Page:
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Highland staff reflect on year of pandemic

Health care workers at Highland Community Hospital remembered those lost due to COVID-19 with a candlelight service Thursday.

On March 11, 2020, the World Health Organization declared COVID-19 a pandemic and the first COVID-19 case was reported in Mississippi.

In Pearl River County, there have been more than 4,200 COVID-19 cases and over 130 deaths since the start of the pandemic, Highland Community Hospital Administrator Bryan Maxie said as he spoke to hospital staff Thursday.

“A lot of these people are kin to our workers and a lot are friends to us,” he said.

The virus has not gone away, but with case numbers in the state declining and more vaccinations being administered each week, hospital employees are seeing a light of hope.

“I feel like there’s hope,” said Jesse Johnson, ER Unit Secretary. “It’s been a long journey—a lot of stress, a lot of tears, a lot of fight.”

Chief Nursing Officer Suzanne Wilson said it was touching to reflect on the past year.

“I never thought I’d live through something like this in my lifetime,” she said.
RN Stephanie Hudnall said a year into the pandemic, she doesn’t remember what it was like to work without wearing a face mask.

ER Director Jessica Peterson helped organize the candlelight service.

“Reflection allows us to see what our fears were and how we’ve overcome them, how we’ve grown as a team and a hospital,” she said. “We feel like there is hope at the end of the tunnel.”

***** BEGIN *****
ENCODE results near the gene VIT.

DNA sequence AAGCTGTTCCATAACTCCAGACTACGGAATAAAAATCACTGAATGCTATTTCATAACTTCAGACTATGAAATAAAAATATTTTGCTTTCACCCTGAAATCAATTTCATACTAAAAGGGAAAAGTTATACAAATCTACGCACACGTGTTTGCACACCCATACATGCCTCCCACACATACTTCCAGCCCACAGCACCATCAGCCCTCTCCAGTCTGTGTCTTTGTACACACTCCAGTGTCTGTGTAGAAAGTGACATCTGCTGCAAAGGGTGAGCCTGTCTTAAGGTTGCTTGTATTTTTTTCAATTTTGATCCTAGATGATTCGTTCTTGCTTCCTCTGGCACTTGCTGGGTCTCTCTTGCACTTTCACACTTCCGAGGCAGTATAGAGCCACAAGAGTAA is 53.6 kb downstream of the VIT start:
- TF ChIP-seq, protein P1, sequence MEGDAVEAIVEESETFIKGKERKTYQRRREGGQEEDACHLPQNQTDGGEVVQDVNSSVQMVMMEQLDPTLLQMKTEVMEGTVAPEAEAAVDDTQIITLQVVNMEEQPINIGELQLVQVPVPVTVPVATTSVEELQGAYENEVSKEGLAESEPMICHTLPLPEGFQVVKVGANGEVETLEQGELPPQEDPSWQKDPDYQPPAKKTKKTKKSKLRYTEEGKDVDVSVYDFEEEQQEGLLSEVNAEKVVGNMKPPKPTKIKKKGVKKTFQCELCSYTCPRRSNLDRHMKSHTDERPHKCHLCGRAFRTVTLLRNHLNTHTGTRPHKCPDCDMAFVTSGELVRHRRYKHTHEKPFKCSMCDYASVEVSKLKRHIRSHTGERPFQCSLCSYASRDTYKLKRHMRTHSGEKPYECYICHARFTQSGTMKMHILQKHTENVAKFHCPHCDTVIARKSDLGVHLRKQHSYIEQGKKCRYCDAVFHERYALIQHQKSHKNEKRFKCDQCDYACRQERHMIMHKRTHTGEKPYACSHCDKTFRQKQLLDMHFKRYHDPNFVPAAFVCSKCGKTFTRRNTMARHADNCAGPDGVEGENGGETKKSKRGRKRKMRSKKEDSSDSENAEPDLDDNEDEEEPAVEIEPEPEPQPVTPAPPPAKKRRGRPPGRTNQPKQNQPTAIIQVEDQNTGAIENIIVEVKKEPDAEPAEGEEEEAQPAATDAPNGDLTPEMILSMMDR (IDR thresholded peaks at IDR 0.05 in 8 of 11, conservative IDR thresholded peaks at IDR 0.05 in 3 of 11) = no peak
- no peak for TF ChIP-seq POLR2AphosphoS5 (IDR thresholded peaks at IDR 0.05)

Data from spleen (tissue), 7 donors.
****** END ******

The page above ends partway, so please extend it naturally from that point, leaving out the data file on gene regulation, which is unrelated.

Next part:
The pandemic has changed how hospital staff work together, said Peterson, and made it clear how much the various departments rely on one another.

“We in the ER rely on respiratory and housekeeping and the lab,” she said.

During the service, Pastor Tony Lambert reflected on the community transformation caused by the virus, as people began delivering groceries to elderly neighbors, providing free childcare for health care workers and making homemade masks when PPE was unavailable.

“I watched our community choose to run toward the fire instead of away from the fire,” said Lambert.

Reverend Donald Hart had a moment of silent reflection for those who have died from COVID. Then he asked the health care workers to celebrate themselves and applaud the sacrifices they’ve made.

“We can only imagine the selfless sacrifices you made over the course of this year,” said Hart.

Thursday brought back a lot of memories, good and bad, said Maxie. He believes staff are doing great considering the challenges they’ve faced.

“I think we’re extremely blessed to have the people working here that we do.”